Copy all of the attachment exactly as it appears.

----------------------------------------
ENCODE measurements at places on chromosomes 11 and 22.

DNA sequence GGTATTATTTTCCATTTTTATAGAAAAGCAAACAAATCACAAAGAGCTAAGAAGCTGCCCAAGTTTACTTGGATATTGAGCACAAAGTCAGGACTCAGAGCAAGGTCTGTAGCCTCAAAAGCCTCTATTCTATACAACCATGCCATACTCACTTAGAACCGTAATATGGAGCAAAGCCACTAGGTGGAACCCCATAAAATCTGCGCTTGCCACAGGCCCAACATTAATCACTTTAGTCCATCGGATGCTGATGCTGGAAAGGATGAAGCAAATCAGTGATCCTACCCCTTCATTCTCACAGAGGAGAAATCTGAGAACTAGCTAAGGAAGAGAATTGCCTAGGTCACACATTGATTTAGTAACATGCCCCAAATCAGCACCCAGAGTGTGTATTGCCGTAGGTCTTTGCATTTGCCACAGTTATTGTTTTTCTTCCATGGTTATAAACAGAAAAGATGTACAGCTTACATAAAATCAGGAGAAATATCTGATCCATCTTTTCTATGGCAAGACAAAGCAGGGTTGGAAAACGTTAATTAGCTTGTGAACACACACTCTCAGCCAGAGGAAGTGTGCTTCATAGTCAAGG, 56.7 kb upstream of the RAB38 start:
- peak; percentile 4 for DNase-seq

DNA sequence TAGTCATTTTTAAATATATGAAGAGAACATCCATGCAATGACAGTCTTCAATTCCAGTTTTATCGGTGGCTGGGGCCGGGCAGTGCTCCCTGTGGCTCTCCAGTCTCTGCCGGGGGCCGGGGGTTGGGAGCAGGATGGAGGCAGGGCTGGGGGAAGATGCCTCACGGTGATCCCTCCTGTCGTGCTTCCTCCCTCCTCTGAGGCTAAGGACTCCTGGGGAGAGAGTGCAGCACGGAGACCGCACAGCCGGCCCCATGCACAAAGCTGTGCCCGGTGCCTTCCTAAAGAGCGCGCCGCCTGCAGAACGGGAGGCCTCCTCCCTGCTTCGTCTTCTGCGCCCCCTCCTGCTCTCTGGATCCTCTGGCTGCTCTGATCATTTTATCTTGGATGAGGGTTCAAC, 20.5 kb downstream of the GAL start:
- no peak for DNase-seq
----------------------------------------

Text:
ENCODE measurements at places on chromosomes 11 and 22.

DNA sequence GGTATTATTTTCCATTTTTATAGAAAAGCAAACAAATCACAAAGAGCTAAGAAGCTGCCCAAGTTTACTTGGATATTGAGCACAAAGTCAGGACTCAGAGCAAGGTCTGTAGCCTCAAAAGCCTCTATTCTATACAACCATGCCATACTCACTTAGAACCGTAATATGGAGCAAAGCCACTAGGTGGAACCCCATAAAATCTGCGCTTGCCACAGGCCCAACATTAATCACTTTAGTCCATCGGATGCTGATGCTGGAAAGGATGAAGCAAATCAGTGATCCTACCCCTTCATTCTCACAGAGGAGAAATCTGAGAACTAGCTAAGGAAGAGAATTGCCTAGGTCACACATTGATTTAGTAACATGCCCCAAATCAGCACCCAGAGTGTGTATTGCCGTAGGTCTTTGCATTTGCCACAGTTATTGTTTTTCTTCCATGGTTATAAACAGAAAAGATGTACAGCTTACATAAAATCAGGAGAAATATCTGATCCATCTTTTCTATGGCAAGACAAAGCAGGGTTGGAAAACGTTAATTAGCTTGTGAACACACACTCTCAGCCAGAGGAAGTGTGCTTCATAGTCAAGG, 56.7 kb upstream of the RAB38 start:
- peak; percentile 4 for DNase-seq

DNA sequence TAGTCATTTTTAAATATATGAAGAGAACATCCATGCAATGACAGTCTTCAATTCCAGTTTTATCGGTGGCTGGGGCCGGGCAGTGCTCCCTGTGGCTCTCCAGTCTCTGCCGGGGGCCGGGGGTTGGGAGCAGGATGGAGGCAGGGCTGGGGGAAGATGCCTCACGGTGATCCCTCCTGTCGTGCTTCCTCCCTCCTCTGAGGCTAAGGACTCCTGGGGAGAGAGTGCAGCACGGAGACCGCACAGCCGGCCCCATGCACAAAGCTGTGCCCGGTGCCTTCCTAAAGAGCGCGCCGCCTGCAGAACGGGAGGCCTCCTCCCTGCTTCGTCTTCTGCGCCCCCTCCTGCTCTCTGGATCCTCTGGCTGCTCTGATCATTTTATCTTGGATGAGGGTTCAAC, 20.5 kb downstream of the GAL start:
- no peak for DNase-seq